• Bottomless Magazines: In the final battle, USS Missouri fires her sixteen-inch guns several times in the span of a few seconds, only stopping so Alex Hopper can shout "Reload!" The actual rate of fire for such guns is around two rounds per gun per minute. Also, there is no such thing as an automatic 16 inch gun, they are reloaded after every shot.
  • Brilliant, but Lazy: It is repeatedly stated that Alex has a lot of potential but doesn't use it.
  • Break Out the Museum Piece: Battleships have been out of military use for decades, so fulfilling the title in a modern times movie necessarily involved this. In this case, it's more like breaking out the museum, as the battleship in question is the USS Missouri, which currently serves out its retirement as a floating historical museum and memorial at Pearl Harbor.
  • Brick Joke: Alex and chicken burritos.
  • The Cavalry: Just when it seems Alex, Nagata and Co have sailed their last mission against the aliens the armed might of the Pacific Rim navies comes to the rescue in the form Australian fighter jets blowing the enemy up.
  • Celebrity Paradox: Winked at: the novelization opens with young Alex and Stone playing a grid based naval warfare game called "Broadsides".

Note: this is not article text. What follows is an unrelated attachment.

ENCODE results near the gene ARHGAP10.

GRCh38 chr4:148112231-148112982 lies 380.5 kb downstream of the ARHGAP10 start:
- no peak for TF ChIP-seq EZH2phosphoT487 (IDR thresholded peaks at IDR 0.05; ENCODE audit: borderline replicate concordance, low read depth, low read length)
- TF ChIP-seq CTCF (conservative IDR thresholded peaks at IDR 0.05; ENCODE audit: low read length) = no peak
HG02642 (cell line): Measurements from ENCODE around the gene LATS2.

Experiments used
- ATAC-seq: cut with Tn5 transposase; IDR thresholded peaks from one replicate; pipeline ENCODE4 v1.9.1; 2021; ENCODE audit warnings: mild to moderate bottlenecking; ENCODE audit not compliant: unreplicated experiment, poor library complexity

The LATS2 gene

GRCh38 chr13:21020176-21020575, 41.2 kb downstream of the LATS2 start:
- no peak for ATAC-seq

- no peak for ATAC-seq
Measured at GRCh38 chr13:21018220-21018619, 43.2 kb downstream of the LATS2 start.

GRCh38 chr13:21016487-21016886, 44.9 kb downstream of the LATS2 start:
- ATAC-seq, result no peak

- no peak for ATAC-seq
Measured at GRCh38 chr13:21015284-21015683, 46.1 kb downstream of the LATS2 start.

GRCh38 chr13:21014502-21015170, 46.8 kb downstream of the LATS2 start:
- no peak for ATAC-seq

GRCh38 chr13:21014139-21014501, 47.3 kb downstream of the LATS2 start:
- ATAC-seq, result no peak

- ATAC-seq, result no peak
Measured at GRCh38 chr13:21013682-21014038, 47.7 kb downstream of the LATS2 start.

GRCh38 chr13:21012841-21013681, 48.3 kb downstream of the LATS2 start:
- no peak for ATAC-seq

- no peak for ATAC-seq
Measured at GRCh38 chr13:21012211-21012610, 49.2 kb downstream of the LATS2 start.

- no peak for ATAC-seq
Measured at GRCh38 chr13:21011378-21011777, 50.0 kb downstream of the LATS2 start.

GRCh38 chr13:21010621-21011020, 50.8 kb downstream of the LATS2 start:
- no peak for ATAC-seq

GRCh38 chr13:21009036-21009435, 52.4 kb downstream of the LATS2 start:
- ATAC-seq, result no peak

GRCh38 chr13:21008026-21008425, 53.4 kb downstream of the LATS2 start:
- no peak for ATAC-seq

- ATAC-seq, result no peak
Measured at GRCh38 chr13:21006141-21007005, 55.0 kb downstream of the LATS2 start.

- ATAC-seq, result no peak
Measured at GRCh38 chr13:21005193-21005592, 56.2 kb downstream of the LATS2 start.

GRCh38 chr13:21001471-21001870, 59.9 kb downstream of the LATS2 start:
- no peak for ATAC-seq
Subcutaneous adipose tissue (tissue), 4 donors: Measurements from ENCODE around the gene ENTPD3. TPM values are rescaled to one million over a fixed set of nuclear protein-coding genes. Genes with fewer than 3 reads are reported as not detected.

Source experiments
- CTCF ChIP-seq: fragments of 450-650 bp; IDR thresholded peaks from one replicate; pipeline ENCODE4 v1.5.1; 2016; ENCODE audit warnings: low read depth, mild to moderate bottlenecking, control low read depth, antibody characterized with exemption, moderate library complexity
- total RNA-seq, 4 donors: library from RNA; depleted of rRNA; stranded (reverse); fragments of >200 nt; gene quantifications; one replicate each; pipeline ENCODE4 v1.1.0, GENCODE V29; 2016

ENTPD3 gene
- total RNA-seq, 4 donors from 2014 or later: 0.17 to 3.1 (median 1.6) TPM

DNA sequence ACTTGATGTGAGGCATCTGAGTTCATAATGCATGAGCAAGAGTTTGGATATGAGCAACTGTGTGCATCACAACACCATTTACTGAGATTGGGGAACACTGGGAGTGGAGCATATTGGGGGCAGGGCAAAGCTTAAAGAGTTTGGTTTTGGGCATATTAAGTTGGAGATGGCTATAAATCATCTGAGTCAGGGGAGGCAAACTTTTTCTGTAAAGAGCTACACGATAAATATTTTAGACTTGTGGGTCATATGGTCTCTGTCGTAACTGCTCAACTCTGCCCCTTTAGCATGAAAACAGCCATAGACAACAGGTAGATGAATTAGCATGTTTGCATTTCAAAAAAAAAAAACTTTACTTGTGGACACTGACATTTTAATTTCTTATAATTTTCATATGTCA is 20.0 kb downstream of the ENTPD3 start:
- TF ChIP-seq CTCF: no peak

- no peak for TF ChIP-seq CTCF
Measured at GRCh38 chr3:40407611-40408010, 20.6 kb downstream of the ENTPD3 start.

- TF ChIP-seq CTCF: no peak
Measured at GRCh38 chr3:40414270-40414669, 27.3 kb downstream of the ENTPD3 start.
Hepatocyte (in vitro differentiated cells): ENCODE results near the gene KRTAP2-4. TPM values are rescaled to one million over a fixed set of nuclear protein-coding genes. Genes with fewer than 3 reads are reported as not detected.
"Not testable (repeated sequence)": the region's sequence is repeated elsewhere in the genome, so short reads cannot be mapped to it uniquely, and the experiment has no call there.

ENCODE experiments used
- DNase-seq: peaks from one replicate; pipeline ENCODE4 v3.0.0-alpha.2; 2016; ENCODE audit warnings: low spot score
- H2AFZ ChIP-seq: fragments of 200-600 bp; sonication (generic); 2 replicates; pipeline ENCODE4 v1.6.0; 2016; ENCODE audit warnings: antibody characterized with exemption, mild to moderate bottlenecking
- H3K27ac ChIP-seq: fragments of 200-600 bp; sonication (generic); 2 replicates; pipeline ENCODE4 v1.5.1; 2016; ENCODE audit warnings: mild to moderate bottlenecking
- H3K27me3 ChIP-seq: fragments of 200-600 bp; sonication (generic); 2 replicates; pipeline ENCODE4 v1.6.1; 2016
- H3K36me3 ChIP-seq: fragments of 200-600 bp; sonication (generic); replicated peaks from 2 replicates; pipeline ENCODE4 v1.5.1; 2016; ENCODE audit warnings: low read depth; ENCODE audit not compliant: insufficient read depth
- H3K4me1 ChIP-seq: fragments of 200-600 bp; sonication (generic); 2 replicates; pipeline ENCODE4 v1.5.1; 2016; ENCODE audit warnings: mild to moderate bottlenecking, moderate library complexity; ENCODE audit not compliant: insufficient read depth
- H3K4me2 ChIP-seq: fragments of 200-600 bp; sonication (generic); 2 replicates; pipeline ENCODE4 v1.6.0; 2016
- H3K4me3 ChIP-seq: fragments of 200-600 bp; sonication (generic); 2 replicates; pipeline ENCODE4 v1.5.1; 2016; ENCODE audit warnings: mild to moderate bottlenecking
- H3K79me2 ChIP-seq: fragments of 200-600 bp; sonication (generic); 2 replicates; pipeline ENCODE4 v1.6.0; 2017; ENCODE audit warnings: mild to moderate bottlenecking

• Changed My Mind, Kid: A nerdy scientist decides he wants nothing to do with the fight, but then saves Mick out of nowhere by smashing an alien in the face with a metal suitcase.
  • Chekhov's Gun: The laptop, and USS Missouri. (Indeed, Chekhov's battleship.)
  • Chekhov's Gunman: The retired veteran crewmen of the Missouri.
  • Chekhov's Skill: Mick's boxing career. Also, Alex's surprising memory for literary quotations (and utter failure to understand The Art of War).
  • Cool Ship: A lot. There's the Arleigh-Burke-class missile destroyers, their Japanese copy counterparts, the aircraft carrier Ronald Reagan... but the coolest of them all is the USS Missouri. And those are just the human ships.
  • Combat Pragmatist: This seems to be humanity's big advantage in the film, up to and including using a five-inch cannon in a melee.
  • Curb-Stomp Battle: The first battle with the aliens. Due to the shield jamming their missile guidance systems they're forced to engage the alien ships with only their five-inch guns, which are piddly next to what the aliens can dish out. Both the Sampson and Myoko are destroyed very quickly one after the other, the former with all hands.
  • Curse Cut Short: A few times, usually with a naval gun firing. Most memorable of the lot would be this:
    USS Missouri Veteran: Let's drop some lead on these mother-
  • Determinator:
    • Alex, delivering the burrito. (Also against the aliens. The crew of the John Paul Jones follow suit.)
    • And then we have the Scottish farmer in The Stinger.
      Jimmy: If Jimmy says he's gettin' in, he's gettin' in!
  • Don't Touch It, You Idiot!: Alex Hopper is sent with two others on a Zodiac to get a closer look at the alien structure when the fleet spots it, and one of his companions cautions him against getting closer when he finds a surface he can walk on. Naturally, he walks over and puts his hand on a wall, apparently initiating a reaction and launching him fifty-some feet backwards.